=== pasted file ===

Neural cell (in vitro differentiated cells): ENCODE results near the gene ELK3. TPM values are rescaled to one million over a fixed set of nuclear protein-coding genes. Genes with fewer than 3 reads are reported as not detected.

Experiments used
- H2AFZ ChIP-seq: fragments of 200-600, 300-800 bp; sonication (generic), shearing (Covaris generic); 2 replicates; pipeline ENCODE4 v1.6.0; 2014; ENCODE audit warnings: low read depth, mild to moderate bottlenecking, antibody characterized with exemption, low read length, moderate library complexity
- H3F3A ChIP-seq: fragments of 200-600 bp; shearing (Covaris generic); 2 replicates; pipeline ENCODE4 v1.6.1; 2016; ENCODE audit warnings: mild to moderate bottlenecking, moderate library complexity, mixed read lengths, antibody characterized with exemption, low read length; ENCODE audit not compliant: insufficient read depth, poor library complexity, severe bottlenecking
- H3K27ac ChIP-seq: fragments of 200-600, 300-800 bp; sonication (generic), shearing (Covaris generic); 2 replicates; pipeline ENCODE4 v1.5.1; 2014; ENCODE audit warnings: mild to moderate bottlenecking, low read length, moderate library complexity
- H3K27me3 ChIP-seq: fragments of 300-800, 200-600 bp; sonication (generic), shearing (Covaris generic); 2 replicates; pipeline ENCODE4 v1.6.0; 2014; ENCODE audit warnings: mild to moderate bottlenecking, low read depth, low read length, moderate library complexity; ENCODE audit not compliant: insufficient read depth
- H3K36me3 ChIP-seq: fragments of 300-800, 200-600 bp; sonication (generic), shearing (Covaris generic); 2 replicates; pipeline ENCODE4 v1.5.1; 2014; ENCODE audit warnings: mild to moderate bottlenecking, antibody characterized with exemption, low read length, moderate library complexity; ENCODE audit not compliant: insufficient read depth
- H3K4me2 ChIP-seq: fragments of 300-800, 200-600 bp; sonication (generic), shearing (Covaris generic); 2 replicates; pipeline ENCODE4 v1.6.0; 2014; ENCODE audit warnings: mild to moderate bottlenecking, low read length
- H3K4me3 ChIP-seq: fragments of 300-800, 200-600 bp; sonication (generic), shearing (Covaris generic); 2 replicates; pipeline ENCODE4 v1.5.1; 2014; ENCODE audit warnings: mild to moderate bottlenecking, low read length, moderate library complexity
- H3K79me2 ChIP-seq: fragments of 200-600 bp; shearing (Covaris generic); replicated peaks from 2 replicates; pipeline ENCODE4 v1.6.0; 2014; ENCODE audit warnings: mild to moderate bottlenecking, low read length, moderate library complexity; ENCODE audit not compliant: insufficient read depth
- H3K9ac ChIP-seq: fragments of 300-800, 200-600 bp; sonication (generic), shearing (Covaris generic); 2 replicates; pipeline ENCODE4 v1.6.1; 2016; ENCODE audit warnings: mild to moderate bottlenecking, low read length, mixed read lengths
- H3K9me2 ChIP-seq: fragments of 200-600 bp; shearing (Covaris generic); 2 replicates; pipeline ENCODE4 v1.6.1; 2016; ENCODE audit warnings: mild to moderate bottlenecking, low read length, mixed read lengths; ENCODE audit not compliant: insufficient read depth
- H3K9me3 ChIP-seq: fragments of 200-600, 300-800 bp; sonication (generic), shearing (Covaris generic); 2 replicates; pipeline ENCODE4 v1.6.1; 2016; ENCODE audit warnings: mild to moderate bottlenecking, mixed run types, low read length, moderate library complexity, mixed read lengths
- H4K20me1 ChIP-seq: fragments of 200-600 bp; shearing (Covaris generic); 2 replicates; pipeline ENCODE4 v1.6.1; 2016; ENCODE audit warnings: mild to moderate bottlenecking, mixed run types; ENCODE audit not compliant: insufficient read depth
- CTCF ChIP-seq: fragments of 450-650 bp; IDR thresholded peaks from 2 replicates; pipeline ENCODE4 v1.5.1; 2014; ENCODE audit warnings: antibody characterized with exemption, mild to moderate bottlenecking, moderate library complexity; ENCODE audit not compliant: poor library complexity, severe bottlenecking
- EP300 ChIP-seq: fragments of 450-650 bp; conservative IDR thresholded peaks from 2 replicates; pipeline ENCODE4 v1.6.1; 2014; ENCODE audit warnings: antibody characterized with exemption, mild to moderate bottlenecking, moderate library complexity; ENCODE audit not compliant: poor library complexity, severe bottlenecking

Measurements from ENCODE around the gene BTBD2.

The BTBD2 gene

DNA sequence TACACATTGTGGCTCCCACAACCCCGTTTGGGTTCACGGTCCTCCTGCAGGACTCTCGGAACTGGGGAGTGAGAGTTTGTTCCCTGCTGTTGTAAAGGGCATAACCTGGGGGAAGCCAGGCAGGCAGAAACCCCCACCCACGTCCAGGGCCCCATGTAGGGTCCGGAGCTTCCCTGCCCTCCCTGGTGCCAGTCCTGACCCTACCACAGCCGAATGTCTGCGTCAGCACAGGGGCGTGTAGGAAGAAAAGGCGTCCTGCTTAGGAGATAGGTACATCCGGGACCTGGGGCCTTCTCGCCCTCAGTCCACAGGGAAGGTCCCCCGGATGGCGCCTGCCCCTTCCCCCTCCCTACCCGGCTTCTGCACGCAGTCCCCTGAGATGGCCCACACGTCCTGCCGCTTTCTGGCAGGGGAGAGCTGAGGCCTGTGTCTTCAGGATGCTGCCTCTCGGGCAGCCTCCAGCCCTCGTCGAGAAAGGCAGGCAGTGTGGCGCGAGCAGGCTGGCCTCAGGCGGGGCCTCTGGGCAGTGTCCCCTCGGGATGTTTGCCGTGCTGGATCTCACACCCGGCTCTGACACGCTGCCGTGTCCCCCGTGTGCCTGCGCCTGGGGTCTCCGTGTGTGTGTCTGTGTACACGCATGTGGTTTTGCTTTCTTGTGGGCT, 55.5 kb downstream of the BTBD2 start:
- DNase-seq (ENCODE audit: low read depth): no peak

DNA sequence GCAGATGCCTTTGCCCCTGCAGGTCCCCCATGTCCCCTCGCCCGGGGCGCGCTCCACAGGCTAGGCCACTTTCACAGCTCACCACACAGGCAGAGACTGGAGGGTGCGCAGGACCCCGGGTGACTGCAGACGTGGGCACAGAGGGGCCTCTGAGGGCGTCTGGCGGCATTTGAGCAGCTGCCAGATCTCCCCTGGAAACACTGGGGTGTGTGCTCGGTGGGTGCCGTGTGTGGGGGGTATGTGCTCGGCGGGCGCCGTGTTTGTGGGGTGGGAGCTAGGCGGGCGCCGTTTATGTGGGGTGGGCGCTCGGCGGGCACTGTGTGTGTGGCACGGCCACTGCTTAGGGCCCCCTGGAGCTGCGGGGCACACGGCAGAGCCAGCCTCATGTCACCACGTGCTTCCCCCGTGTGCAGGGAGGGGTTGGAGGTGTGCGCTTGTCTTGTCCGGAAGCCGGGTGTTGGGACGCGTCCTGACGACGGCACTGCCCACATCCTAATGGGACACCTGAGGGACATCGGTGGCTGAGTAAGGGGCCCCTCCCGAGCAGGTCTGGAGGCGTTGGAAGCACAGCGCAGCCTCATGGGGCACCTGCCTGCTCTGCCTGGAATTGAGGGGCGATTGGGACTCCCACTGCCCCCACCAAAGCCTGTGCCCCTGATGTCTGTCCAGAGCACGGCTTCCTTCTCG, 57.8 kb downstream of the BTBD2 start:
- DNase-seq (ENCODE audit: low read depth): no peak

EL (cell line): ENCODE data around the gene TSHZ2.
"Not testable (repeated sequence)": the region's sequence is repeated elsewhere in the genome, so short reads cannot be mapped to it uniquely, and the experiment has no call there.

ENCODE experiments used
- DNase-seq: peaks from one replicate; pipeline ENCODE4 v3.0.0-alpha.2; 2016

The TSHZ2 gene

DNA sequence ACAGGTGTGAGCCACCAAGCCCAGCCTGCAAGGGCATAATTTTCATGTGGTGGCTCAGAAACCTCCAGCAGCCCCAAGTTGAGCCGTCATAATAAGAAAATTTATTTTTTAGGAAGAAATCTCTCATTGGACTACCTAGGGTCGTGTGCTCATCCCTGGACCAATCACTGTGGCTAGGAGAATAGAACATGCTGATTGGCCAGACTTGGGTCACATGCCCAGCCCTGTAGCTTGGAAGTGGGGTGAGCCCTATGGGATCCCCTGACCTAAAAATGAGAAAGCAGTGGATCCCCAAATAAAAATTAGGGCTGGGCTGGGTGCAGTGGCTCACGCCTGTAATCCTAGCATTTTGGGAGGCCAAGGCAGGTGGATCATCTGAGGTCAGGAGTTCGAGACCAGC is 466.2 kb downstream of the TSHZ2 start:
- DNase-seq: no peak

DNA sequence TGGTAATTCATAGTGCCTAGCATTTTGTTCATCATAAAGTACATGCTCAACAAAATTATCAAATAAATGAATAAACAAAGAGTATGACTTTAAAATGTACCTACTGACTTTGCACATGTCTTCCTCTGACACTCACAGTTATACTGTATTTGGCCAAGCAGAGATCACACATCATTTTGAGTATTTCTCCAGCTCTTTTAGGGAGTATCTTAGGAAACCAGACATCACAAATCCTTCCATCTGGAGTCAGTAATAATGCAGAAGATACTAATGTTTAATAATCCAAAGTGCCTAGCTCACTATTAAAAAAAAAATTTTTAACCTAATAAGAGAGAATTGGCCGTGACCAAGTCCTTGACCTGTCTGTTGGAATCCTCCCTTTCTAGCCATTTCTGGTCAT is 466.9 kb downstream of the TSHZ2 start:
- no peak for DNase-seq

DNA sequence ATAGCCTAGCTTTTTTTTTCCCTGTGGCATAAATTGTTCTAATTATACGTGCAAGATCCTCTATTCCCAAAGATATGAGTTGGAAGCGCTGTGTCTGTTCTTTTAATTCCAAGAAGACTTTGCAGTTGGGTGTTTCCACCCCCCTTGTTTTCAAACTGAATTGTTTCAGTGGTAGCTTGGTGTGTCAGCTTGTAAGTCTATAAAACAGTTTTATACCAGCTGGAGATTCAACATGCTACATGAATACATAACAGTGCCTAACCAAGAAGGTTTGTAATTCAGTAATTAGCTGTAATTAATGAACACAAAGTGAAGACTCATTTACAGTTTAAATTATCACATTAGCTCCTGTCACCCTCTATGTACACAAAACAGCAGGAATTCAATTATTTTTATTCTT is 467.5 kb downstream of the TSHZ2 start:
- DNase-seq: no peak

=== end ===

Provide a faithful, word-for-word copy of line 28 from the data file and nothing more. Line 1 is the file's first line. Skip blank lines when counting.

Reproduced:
DNA sequence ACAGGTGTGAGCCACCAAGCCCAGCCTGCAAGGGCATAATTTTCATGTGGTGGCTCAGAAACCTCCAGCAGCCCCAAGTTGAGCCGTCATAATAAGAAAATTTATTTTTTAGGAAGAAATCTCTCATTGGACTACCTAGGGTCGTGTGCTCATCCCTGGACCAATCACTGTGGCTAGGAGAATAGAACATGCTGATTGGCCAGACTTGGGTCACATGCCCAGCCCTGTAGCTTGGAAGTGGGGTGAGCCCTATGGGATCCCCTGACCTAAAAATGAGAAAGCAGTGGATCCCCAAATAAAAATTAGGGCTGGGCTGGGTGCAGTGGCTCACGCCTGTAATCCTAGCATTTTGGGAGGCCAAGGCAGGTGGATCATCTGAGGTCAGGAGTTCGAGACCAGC is 466.2 kb downstream of the TSHZ2 start: